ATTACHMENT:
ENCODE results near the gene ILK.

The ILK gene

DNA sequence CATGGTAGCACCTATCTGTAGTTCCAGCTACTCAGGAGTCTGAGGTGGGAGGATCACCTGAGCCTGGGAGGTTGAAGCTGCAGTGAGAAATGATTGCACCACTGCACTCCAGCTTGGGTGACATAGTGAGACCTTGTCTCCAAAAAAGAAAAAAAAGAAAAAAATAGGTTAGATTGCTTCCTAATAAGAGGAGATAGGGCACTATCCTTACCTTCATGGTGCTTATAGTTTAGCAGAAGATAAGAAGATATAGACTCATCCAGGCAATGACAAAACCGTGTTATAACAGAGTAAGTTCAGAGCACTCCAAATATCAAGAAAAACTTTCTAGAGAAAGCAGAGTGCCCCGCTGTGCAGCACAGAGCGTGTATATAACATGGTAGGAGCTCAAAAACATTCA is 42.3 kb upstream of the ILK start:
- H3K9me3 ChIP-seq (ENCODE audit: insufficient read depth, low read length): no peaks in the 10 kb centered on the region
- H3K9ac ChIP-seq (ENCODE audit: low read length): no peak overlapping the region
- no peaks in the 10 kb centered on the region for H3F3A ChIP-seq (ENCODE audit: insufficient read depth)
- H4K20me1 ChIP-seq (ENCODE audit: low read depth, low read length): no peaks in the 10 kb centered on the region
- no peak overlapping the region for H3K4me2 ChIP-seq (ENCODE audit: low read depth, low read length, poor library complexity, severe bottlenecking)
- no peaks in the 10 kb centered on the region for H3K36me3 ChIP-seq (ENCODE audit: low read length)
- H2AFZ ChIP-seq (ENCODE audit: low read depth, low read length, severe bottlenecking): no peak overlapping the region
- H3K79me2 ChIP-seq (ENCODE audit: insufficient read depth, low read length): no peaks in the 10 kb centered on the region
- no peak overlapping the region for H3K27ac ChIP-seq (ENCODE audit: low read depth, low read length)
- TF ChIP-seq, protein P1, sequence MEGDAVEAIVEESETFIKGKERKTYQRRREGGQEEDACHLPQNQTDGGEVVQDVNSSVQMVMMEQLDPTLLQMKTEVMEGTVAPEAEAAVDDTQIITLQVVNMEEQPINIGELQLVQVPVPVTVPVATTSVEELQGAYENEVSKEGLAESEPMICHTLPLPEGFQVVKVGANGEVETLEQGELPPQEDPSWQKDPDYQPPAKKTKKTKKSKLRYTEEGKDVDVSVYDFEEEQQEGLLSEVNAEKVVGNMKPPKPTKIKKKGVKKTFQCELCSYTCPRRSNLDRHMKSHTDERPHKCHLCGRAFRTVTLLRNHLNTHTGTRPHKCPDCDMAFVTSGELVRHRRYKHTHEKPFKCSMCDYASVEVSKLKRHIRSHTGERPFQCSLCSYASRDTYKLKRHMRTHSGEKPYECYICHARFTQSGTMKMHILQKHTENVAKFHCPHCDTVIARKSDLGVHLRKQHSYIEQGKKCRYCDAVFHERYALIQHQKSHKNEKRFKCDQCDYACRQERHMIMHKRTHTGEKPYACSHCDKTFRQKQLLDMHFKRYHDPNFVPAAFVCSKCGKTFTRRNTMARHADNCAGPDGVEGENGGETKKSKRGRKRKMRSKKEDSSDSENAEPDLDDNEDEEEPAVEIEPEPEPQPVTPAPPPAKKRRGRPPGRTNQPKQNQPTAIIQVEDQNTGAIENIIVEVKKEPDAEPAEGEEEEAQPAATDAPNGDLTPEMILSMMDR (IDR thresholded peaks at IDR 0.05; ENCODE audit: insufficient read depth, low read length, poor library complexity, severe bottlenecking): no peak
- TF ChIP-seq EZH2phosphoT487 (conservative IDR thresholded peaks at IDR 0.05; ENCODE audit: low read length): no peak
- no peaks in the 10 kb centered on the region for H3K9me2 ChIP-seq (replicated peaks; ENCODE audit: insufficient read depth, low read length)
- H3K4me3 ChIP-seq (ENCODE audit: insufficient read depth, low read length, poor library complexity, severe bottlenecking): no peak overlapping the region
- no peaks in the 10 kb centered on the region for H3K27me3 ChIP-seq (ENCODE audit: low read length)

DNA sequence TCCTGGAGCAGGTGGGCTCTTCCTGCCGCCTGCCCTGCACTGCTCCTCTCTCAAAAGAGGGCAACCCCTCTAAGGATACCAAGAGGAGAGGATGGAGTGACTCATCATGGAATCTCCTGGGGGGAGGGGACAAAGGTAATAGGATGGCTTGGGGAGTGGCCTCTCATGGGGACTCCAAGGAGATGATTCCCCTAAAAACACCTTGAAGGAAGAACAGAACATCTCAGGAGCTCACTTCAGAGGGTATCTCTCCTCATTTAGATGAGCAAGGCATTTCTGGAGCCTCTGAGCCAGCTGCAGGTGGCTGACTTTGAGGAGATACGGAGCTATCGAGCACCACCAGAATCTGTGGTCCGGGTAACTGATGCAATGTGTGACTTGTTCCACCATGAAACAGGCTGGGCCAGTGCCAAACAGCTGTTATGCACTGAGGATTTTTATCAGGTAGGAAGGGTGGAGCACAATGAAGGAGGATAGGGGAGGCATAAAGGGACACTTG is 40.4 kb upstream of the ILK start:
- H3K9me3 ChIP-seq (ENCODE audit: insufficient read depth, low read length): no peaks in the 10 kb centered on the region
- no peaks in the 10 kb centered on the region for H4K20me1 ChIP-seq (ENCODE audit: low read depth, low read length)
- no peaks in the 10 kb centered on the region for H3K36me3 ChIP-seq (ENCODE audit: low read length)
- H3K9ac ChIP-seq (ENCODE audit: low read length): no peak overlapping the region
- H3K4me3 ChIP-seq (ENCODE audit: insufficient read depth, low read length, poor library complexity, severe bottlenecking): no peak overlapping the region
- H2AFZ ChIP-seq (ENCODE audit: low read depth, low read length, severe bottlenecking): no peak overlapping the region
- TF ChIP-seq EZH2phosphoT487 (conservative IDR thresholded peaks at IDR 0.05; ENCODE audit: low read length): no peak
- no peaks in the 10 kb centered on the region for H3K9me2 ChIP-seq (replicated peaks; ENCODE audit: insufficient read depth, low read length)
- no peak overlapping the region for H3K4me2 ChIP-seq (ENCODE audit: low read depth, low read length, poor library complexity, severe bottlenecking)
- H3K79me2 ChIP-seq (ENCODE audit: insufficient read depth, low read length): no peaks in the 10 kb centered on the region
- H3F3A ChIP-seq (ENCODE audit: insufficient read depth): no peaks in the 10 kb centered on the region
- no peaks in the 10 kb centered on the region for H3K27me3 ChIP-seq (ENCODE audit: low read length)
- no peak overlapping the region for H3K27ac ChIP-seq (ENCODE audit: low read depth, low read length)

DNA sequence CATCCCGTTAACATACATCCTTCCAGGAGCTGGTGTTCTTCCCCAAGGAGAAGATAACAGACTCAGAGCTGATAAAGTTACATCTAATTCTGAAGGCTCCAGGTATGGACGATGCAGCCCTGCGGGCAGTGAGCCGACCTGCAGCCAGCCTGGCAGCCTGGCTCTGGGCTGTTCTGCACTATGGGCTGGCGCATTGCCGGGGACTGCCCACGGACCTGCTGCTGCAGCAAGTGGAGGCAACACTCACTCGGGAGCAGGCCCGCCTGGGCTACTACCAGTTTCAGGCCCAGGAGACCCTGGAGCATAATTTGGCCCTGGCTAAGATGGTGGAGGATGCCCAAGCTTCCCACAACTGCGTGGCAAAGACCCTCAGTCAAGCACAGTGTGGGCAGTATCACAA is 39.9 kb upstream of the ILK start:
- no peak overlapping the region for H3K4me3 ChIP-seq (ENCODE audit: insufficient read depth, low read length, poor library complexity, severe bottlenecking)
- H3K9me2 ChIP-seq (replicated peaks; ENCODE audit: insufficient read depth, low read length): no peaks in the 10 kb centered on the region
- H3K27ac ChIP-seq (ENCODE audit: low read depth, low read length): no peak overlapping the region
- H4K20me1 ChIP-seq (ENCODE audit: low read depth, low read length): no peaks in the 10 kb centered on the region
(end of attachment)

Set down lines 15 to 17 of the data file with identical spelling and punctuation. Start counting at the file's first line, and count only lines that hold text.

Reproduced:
- no peaks in the 10 kb centered on the region for H3K9me2 ChIP-seq (replicated peaks; ENCODE audit: insufficient read depth, low read length)
- H3K4me3 ChIP-seq (ENCODE audit: insufficient read depth, low read length, poor library complexity, severe bottlenecking): no peak overlapping the region
- no peaks in the 10 kb centered on the region for H3K27me3 ChIP-seq (ENCODE audit: low read length)